Wayve, a UK startup applying artificial intelligence to mobile robotics, has raised a $20 million Series A round led by Eclipse Ventures, with participation from Balderton Capital, existing investors and several leaders in machine learning and robotics. The investment will help launch a pilot fleet of autonomous vehicles in central London; self-driving cars are the company’s first commercial application of its technology.

The company wants to power mobile robotics through AI and machine learning, rather than sensors and hand-coded rules. Co-founder and CEO Amar Shah explained, “As computational power and data continue to grow, learning-based approaches will become more inevitable, especially for mobile robotics. The human brain has evolved over millions of years, computers have only had a few decades, but are catching up quickly.”

With this approach to autonomous vehicles, self-driving cars could better navigate unfamiliar and difficult roads. In fact, this past spring, Wayve tested a self-driving car navigating on roads it had never been on before. The navigation was guided by cameras, a 2D map, and the startup’s end-to-end, deep learning “driving brain.”

“The average human learns to drive in just 50 hours with visual input primarily. Once we have learned, we are capable at driving on roads around the world despite vastly differing traffic laws and cultural context,” said Suranga Chandratillake, partner at Balderton Capital. “Wayve’s self-driving technology is the closest to this human approach to learning. The great advantage of solving the problem this way is that it is robust in the face of a global opportunity.”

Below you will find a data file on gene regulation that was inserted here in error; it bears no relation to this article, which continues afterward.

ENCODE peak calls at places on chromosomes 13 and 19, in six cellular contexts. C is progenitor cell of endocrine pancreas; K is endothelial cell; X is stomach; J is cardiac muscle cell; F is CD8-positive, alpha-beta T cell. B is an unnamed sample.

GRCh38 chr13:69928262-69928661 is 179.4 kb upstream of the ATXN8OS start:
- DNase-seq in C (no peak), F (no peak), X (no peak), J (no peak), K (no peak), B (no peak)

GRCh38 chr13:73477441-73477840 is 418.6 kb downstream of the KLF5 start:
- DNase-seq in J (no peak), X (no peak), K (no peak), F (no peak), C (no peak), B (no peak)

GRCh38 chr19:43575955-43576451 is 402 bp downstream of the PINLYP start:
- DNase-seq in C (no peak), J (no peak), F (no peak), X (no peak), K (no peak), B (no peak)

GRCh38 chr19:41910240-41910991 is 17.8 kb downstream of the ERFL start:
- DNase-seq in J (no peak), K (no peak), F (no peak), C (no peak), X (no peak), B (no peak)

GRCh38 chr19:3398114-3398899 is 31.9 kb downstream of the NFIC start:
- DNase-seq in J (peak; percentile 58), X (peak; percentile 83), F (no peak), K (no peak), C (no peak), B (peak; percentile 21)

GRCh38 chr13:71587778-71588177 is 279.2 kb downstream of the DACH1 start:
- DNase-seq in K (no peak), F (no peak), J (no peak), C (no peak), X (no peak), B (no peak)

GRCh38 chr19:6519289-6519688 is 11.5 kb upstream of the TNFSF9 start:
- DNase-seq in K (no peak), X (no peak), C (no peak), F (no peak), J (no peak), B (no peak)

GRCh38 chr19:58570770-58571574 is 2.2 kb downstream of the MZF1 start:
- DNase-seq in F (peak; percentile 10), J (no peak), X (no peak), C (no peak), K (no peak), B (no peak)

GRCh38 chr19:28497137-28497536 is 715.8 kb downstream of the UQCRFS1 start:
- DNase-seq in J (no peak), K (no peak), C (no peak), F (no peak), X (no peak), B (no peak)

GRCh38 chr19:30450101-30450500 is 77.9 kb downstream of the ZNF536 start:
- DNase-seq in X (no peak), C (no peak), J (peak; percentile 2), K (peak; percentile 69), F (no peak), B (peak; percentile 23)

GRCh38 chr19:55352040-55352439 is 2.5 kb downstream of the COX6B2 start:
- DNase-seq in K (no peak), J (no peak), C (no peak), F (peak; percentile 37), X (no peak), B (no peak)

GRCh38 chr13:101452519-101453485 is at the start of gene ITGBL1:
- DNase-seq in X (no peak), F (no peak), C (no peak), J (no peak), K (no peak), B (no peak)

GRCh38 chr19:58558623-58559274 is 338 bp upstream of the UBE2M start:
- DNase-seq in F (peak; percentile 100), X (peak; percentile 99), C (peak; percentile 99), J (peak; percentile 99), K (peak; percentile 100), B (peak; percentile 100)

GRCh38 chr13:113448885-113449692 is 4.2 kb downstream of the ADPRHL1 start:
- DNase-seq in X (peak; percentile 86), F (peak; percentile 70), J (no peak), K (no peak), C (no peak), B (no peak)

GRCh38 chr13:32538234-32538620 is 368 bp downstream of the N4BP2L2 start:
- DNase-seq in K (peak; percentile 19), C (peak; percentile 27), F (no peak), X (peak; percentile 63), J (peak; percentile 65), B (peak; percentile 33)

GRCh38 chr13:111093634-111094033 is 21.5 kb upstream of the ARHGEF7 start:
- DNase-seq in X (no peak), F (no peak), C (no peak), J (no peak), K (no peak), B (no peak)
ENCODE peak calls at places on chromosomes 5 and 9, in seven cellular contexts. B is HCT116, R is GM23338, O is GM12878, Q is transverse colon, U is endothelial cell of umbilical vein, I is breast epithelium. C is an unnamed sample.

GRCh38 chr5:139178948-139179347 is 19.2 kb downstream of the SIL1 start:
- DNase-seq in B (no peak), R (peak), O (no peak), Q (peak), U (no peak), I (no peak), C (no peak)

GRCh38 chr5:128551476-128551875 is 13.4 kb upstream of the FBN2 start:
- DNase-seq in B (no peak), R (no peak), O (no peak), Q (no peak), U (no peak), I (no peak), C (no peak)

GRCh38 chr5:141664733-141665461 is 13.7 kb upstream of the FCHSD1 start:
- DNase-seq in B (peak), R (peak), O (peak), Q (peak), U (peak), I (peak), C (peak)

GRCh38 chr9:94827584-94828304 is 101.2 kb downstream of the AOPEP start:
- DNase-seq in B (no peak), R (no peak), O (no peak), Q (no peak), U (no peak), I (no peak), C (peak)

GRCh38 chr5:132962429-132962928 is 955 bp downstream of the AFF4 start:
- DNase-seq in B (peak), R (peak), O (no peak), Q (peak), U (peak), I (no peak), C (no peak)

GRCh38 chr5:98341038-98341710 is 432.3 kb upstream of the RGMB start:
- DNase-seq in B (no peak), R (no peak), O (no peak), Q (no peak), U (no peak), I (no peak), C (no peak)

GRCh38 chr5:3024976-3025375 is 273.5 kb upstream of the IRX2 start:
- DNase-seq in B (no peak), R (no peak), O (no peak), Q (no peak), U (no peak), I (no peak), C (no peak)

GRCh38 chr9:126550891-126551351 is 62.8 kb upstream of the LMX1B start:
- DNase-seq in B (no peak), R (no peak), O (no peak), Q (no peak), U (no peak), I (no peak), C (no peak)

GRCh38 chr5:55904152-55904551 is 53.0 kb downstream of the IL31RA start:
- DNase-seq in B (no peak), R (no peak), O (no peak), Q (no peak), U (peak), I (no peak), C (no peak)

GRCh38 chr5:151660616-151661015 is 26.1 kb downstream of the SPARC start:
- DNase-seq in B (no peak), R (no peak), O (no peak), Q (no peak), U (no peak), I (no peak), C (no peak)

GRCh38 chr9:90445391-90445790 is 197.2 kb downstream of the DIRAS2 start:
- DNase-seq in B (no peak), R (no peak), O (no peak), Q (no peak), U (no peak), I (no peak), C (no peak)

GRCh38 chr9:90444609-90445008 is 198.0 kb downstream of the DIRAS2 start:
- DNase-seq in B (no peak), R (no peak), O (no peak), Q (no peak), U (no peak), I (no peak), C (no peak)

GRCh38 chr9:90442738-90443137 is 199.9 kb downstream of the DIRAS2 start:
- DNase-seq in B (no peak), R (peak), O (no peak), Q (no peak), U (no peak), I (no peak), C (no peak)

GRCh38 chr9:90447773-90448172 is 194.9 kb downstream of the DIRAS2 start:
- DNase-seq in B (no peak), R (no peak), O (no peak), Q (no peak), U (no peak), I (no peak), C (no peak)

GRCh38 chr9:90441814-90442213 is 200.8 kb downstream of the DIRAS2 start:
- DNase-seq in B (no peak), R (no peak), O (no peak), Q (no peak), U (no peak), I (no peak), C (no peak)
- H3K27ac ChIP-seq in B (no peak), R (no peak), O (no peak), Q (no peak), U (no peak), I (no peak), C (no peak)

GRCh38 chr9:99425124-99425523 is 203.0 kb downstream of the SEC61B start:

Now the company will test its approach in one of the world’s busiest cities. Wayve will release a fleet of vehicles in central London for controlled trials; the start date was not disclosed.

Launched in Cambridge and currently based in London, Wayve reports it is the first European self-driving car company to snag a Silicon Valley VC to lead a Series A.

Seth Winterroth, partner at Palo Alto-based Eclipse Ventures, commented: “Wayve’s differentiated approach to autonomy builds on timely advances in the fields of reinforcement learning, simulation and computer vision. Furthermore, by locating the company in the UK, the team has access to an extraordinary talent pool and numerous complex testing environments.”

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